The Constitutional Rubicon of an Assange Prosecution
If you were tuning in and out of FBI Director James Comey’s hearing before the House Intelligence Committee last Wednesday, you probably got an earful about Comey’s public statements on Clinton’s use of a private e-mail server, and you may have heard his staunch defense of Section 702 of FISA. But you might have missed the moment in which Comey and Senator Ben Sasse (R-NE) threatened to topple one of the longstanding pillars of journalistic freedom.
That moment came when Sasse asked Comey why Julian Assange has not been charged with a crime in connection with WikiLeaks’ publication of classified information. (Sasse was at it again during yesterday’s hearing on the Russia investigation, quizzing former DNI Clapper about Assange’s actions.) After refusing to answer whether charges were pending, Comey effectively confirmed that they were: “He hasn’t been apprehended because he’s inside the Ecuadorian embassy in London.” He also said that “WikiLeaks is an important focus of our attention.”
No one has ever been prosecuted for publishing classified information obtained through a leak. Although some parts of the Espionage Act would appear, on their face, to allow prosecution in such cases, Comey acknowledged that “the Department of Justice’s view has been [that] newsgathering and legitimate news reporting is not covered, is not going to be investigated or prosecuted as a criminal act.” The Department to date has drawn a clear line between government officials who leak classified information, and media outlets that publish it. “Our focus is and should be on the leakers, not those [who] are obtaining it as part of legitimate newsgathering.”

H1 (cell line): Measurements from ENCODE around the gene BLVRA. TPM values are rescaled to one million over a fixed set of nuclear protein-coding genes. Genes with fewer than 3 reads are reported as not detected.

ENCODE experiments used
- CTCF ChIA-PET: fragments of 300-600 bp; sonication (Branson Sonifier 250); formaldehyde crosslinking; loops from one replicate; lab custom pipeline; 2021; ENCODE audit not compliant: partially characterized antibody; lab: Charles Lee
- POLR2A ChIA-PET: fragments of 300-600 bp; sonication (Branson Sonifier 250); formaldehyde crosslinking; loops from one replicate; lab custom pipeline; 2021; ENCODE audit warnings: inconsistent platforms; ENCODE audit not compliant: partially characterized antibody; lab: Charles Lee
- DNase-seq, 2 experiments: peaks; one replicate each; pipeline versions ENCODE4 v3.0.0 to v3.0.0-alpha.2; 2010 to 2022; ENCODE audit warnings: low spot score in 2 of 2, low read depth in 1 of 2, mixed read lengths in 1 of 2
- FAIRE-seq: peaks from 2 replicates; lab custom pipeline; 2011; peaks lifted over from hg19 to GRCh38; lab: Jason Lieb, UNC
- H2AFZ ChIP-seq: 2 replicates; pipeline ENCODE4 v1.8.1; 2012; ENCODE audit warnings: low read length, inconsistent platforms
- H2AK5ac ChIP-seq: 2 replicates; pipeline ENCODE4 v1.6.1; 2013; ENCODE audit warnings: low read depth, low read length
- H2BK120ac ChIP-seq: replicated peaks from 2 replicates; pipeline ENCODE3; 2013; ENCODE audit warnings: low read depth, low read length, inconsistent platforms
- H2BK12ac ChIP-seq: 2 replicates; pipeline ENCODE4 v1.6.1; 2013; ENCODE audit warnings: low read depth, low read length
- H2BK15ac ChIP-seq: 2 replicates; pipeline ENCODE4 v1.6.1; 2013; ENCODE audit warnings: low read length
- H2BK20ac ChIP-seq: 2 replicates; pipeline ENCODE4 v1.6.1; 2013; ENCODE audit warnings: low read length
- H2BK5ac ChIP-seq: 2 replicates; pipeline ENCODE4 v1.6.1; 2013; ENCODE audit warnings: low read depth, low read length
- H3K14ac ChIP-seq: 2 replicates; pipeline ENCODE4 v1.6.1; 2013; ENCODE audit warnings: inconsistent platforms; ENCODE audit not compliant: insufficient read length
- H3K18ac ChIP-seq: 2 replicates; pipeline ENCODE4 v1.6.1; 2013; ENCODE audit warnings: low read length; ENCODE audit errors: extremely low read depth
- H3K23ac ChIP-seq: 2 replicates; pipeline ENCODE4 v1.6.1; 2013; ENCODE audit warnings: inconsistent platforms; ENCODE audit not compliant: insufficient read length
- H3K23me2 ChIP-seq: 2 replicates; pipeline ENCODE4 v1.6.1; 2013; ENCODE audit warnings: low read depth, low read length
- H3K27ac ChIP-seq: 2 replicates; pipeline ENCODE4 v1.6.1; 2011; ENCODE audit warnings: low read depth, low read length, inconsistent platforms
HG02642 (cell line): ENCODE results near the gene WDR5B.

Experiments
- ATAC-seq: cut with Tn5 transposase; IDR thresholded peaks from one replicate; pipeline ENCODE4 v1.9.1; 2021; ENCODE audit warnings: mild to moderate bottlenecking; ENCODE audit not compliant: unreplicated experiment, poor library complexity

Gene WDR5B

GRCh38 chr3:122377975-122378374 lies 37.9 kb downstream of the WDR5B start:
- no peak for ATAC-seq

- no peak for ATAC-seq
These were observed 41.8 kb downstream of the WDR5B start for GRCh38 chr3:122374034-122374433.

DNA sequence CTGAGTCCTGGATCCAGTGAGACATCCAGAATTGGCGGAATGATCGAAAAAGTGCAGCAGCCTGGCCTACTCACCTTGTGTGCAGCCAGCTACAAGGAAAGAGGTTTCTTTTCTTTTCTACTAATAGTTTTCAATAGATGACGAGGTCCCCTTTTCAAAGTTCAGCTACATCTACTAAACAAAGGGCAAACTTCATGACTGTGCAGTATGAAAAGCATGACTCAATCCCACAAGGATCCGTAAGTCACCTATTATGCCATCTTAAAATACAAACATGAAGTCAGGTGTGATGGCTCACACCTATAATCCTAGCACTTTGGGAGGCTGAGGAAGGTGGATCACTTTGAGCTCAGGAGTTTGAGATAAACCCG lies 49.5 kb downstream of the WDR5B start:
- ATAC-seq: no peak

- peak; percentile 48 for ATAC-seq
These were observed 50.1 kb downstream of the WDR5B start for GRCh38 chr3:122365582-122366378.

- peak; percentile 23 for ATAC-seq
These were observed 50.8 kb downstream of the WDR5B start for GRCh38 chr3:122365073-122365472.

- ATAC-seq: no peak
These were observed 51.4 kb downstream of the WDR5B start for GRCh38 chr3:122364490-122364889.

One might posit a distinction between those who passively receive classified information and those who actively solicit leaks, as WikiLeaks is reported to do. (Obama’s Department of Justice flirted with that approach: in an affidavit seeking to obtain e-mails between Fox reporter James Rosen and a State Department source who was under investigation for leaking classified information, the Department accused Rosen of conspiring to violate the Espionage Act.) But Comey was not making that distinction. Senator Sasse asked him whether “American journalists [who] court and solicit [classified] information” have violated the law, and Comey responded that the Department of Justice would not prosecute such activity.
So why, in Comey’s mind, is it permissible to bring charges against Assange? He explained his reasoning as follows: Publishing classified information “crosses a line when it moves from being about trying to educate a public and instead becomes just about intelligence porn, frankly. Just pushing out information about sources and methods without regard to interest, without regard to the First Amendment values that normally underlie press reporting.” That, to Comey, describes WikiLeaks’ behavior: “[I]n my view, a huge portion of WikiLeak’s activities has nothing to do with legitimate newsgathering, informing the public, commenting on important controversies, but is simply about releasing classified information to damage the United States of America.”
In other words, the line Comey seeks to draw is not between leaking classified information and publishing it, but between publishing it for “good” reasons and publishing it for “bad” ones. Those who do the former are “journalists,” while those do the latter are not. And presumably, the Department of Justice gets to say which is which—at least when it comes to bringing a prosecution.
How will the government decide which outlets have an acceptable motivation? Comey didn’t go into detail, but he pointed to one indicator: “American journalists . . . will almost always call us before they publish classified information and say, is there anything about this that’s going to put lives in danger, that’s going to jeopardize government people, military people or—or innocent civilians anywhere in the world. And then they work with us to try and accomplish their important First Amendment goals while safeguarding those interests.”
In other words, media outlets that work in partnership with the U.S. government and are willing to self-censor based on official claims of national security are journalists. Those who conceive their role differently are not.